In September, elementary classrooms usually learn about Johnny Appleseed and learning often
centers around apple themes. Mix it up and add some fun with these simple activities that celebrate the unusual holidays that fall in September.
September 3 – Skyscraper Day Activities
Skyscraper Day is celebrated because of Louis Sullivan, who was born on September 3, 1856. He was a modern American architect who is credited for creating some of the first skyscrapers. Learn how a skyscraper is built by reading aloud “Up Goes the Skyscraper” by Gail Gibbons. Children can create cityscape scenes by drawing and coloring skyscrapers and tall buildings across plain drawing paper. Hang the creations, end to end, to create an interesting display. Or, using a continuous piece of butcher paper, allow children to draw skyscrapers on the paper throughout the week.
September 7 – Neither Rain Nor Snow Day Activities
On September 7, 1914 the New York Post Office building was opened with the message “Neither rain nor snow nor heat nor gloom of night stays these couriers from the swift completion of their appointed rounds” carved into its side. Although this is not the official creed of the United States Postal System, we can still celebrate the day by honoring our postal workers and learning about how mail is delivered. Read “The Post Office Book: Mail and How it Moves” by Gail Gibbons and “The Jolly Postman” by Allan Ahlberg. Teach simple letter writing and envelope addressing to your elementary students. You may want to follow this up with a field trip to the post office during the week. Alternatively, create simple artwork by allowing children to design postal stamps or postcards to deliver to each other.
September 9 – Teddy Bear Day Activities
Read aloud “The Legend of the Teddy Bear” by Frank Murphy, which explains how the teddy bear was invented. Read other children’s books about teddy bears such as “Corduroy” and “Winnie the Pooh”. Invite children to bring in their favorite teddy bears or stuffed animal on Teddy Bear Day to inspire a descriptive writing activity. Use gummy bears for a graphing activity or teddy bear counters to teach ordinal number concepts.
September 13 – Fortune Cookie Day Activities
Read aloud from “Fortune Cookies Fortune” by Grace Lin. Bring in a fortune cookie for each child to crack open and eat. Read each fortune inside of each cookie. Each child can contribute a page to the creation of a class book by writing his fortune across the top of a piece of drawing paper, while illustrating what the fortune means to him. Use the numbers across the slip of the fortune cookie paper to create math problems for the day. For instance, ask the children to add up all the numbers. Or take each number, use it as a sum, and ask children to come up with math facts that equal each sum. Or mix it up by alternating addition and subtraction symbols between each number on the slip, to make one long math problem to solve.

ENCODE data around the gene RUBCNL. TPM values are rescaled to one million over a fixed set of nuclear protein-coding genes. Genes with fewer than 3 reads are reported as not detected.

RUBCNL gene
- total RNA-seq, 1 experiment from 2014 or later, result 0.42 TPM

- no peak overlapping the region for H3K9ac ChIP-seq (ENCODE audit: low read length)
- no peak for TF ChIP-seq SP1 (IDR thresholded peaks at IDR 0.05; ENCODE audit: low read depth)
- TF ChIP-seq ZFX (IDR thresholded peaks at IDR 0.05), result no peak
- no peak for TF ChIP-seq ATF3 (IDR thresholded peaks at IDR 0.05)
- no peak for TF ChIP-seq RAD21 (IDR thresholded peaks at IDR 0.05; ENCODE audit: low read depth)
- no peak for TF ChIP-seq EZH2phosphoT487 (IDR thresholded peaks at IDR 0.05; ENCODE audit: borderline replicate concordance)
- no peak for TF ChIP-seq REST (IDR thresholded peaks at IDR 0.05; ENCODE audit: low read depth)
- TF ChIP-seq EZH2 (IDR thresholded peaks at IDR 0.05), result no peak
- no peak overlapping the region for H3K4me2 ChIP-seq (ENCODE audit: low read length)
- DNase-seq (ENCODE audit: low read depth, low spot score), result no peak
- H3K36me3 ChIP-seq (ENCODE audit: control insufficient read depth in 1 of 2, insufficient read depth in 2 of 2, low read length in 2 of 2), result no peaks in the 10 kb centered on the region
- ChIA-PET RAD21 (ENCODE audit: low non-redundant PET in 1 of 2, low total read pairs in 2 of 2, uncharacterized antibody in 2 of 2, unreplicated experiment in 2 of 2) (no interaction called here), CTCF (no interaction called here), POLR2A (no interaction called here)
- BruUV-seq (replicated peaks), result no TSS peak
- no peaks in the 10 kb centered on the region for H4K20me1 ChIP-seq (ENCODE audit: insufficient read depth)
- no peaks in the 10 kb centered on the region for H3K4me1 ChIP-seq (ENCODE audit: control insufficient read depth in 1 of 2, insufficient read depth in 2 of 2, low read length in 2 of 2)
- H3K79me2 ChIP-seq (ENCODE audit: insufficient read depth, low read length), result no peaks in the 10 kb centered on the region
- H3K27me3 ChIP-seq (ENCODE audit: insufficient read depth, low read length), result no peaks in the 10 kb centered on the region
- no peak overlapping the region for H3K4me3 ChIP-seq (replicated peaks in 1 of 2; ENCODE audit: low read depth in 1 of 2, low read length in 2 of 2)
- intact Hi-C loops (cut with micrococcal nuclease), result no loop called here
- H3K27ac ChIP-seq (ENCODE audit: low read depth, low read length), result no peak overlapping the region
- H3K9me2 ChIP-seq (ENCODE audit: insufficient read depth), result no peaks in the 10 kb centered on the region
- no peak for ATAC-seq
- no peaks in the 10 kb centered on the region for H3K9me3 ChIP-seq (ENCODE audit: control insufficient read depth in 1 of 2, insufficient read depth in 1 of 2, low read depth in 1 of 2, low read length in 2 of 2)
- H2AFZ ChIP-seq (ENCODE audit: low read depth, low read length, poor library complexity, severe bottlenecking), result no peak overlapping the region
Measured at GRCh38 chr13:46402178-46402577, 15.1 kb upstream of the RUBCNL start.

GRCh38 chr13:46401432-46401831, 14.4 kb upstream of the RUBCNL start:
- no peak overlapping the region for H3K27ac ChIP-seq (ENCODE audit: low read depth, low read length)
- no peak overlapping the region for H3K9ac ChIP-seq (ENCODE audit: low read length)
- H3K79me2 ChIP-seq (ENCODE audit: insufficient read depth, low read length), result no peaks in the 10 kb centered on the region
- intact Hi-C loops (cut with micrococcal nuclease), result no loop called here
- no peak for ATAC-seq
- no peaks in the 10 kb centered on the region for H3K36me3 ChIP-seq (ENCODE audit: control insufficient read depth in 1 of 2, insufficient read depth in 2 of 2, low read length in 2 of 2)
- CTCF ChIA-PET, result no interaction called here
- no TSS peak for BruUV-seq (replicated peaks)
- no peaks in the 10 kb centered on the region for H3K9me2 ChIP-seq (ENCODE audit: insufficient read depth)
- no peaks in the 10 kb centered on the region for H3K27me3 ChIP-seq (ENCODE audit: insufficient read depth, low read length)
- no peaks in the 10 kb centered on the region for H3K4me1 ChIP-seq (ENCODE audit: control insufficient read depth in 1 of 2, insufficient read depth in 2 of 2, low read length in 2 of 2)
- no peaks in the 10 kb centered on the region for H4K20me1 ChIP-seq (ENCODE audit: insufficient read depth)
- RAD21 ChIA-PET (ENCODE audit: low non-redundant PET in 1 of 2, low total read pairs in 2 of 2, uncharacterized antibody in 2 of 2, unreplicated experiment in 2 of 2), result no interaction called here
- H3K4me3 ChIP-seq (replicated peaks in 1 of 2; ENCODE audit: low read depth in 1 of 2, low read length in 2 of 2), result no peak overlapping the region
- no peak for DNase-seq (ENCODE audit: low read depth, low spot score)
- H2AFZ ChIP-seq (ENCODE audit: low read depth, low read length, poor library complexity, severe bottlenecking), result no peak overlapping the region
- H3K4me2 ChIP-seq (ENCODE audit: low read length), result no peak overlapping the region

September 15 – Make a Hat Day Activities
Read aloud “The 500 Hats of Bartholomew Cubbins” by Dr. Seuss. Make paper hats which can be adorned with pom poms, glitter, rick rack and feathers. After the children are wearing their handmade hats, make an “I Spy” game by giving clues about the hats for the children to answer. For example, say “I spy a student who is wearing a hat with purple stripes and feathers, but no pom poms.” Create a simple class math book by giving out a math fact for each child to illustrate. For example, “3 hats + 4 hats = 7 hats” and so on.
September 16 – National Play Dough Day Activities
Read the book “What Should I Make?” by Nandini Nayar. It is about a child who is given some regular dough and begins making animal shapes. Make play dough with your students with one of these recipes or bring in small containers of play dough. Ask each child to practice shaping letters into a spelling word as you call out the word. Many lesson plans using play dough can be found at Hasbro and Lesson Planet.
September 22 – Elephant Appreciation Day Activities
Non-fiction books about elephants to read aloud are “Elephants of Africa” by Gail Gibbons, “Elephants Can Paint Too!” by Katya Arnold, and “Tarra and Bella: The Elephant and Dog Who Became Best Friends” by Carol Buckley. Children can create an Easy Shape Elephant Craft from First School to take home as a token to help them remember to retell what they have learned about elephants on this day.
September 24 – National Punctuation Day Activities
Read alouds to celebrate this special day are “The Perfect Pop-Up Punctuation Book” by Kate Perry, “Punctuation Celebration” by Elsa Knight Bruno, “The Punctuation Station” by Brian P. Cleary, and “Twenty-Odd Ducks: Why, Every Punctuation Mark Counts!” by Lynne Truss. Put sentence strips in a pocket chart and help children learn this punctuation song, which has a rap or a blues version.
elementary teaching experience